WikiLeaks releases first batch of hacked Stratfor emails
WikiLeaks has released the first 200 of a cache of 5m emails obtained from the servers of Stratfor, a US-based intelligence firm.
The emails originated not from a whistleblower, but instead from a series of hacking attacks against Stratfor in December 2011, carried out by the online activist collective Anonymous.
Anonymous apparently passed the emails to WikiLeaks in the weeks following the attack. The whistleblowing website then recruited, according to its statement, 25 media partners to work on the document cache.WikiLeaks’s Julian Assange describes Stratfor as a “private intelligence Enron”.
- Read Mail & Guardian editor-in-chief Nic Dawes on how the M&G turned down Stratfor
WikiLeaks said the documents contained details of the inner workings of the private intelligence agency, links between government and private intelligence, and commentary on WikiLeaks itself.
“The material contains privileged information about the US government’s attacks against Julian Assange and WikiLeaks and Stratfor’s own attempts to subvert WikiLeaks,” the whistleblower website said.
“There are more than 4 000 emails mentioning WikiLeaks or Julian Assange. The emails also expose the revolving door that operates in private intelligence companies in the United States.”
The initial release was said to contain information on measures taken to track activist and NGO activity for large companies, through media monitoring, and information on the financial sector.
Emails between the founder and Karl Rove, a senior advisor to George Bush, are among those released to date.
The cache also contains gossip between Stratfor staff, apparently originating from the 2008 presidential campaign of John McCain, that the senator was encouraged to take action against President Obama for alleged electoral fraud in two states.
Coca-Cola also seemingly engage Stratfor for background research against Peta activists in Canada ahead of the Vancouver Winter Olympics in 2010.
The emails also often detail the inner workings of a company which has proved a subject of fascination for online activists keen to expose private sector intelligence providers.
UK and overseas military officials seem to be among the site’s customers, indicating future releases may include more on such individuals.
A Guardian analysis of records published after the original Anonymous attack revealed the email account details of 221 UK military staff and 242 Nato officials.
However, some of information in the emails appeared weaker than the site’s release would suggest. Alleged tracking of activist and hoaxing group the Yes Men by Dow Chemicals appeared to amount to little more than email monitoring.
Similarly, an email apparently giving Stratfor advanced warning of action by credit ratings agency Moody’s in Ireland was instead from the independent analyst wing of the company—which is independent of the credit ratings side, and receives no information on its decisions ahead of time.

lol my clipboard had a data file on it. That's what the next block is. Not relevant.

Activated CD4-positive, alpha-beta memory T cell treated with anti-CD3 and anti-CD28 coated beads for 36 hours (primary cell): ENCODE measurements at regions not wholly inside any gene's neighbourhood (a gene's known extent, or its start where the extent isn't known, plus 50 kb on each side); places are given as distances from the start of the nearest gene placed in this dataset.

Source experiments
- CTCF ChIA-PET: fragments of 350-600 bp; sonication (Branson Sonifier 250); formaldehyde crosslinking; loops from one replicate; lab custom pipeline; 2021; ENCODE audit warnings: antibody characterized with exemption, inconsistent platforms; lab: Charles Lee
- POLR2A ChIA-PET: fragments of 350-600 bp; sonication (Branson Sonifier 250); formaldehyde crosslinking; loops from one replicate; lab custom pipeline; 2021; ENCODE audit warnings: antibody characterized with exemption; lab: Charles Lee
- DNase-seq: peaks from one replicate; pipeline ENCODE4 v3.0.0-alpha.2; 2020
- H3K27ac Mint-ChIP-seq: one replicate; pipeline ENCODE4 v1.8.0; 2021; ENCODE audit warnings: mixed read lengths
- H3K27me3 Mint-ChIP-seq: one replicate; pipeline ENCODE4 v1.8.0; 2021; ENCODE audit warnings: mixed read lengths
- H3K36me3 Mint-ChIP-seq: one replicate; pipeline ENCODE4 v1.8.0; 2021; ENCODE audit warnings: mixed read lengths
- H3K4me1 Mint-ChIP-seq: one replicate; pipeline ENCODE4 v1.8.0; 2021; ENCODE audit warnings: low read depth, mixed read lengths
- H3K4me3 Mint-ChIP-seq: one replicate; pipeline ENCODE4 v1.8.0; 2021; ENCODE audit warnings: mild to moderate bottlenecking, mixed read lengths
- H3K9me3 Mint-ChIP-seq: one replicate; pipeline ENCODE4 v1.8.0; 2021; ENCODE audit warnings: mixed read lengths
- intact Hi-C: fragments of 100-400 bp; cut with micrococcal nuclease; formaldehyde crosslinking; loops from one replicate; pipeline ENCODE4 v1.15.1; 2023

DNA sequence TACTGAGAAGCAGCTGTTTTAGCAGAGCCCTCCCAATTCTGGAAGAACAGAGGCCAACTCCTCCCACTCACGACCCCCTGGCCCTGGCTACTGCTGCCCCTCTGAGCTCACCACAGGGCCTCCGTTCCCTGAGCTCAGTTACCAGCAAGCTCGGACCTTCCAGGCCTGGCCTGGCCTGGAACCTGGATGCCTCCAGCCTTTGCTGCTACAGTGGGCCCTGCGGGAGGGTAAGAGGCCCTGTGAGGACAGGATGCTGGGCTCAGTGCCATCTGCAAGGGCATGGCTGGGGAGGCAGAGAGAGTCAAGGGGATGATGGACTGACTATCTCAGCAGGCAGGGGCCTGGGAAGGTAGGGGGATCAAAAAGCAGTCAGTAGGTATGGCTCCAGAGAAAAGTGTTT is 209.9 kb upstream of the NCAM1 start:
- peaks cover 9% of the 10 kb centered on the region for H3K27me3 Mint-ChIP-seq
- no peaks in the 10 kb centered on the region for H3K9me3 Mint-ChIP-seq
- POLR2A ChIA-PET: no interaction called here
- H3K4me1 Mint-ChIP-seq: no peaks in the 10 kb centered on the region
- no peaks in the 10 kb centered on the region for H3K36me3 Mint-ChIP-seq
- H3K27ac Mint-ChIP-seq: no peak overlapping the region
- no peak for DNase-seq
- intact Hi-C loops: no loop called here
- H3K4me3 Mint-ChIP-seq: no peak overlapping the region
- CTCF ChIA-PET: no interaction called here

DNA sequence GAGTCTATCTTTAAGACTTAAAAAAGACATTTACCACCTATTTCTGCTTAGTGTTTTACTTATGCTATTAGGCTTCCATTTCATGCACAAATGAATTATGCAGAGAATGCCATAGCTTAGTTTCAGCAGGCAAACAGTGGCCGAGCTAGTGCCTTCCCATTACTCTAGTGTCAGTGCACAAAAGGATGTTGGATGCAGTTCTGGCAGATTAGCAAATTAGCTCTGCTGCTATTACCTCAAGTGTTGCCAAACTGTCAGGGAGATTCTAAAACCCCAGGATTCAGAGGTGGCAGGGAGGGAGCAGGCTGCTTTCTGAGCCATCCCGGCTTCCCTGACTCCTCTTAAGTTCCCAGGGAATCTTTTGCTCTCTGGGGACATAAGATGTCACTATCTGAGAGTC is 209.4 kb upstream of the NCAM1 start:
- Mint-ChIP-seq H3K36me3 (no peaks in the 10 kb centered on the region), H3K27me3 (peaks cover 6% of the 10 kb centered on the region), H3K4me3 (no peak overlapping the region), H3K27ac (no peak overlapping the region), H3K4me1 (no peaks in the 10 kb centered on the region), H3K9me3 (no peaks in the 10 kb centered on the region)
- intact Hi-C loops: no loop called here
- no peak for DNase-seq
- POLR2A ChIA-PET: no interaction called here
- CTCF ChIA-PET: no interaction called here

The emails published to date contain no redactions of information relating to individuals passing information to Stratfor, or anyone else, raising concern for the personal safety of some individuals in the cache.
One email, purportedly from a private security contractor, details an apparent assassination attempt on an individual in Libya, seemingly due to mistaken identity with a member of the country’s transitional council.
The email details the surname of the targeted individual, and even coordinates of his house.
Key accounts linked to the Anonymous group were quick to support the WikiLeaks release after it was posted in the early hours of Monday morning, UK time.
One of the largest Anonymous-linked accounts on Twitter, @AnonymousIRC, put out a series of tweets within minutes seemingly confirming it was the source of the WikiLeaks release.
“We promised you those mails and now they’ll finally be delivered. Five million (that’s 5 000 000) emails at your pleasure,” it said.
“There’s a treasure trove of nasty details in those emails. We think there’s something for everyone.”
Stratfor released a statement condemning the release, but confirming it believed the emails were genuine and had originated from an attack on its servers.
“In December, thieves compromised Stratfor’s data systems and stole a large number of company emails, along with other private information of Stratfor readers, subscribers and employees,” the company said.
“This is a deplorable, unfortunate—and illegal—breach of privacy. Some of the emails may be forged or altered to include inaccuracies; some may be authentic. We will not validate either. Nor will we explain the thinking that went into them.
“Having had our property stolen, we will not be victimised twice by submitting to questioning about them.”
WikiLeaks said it would continue publishing emails from the document cache over the following days and weeks.—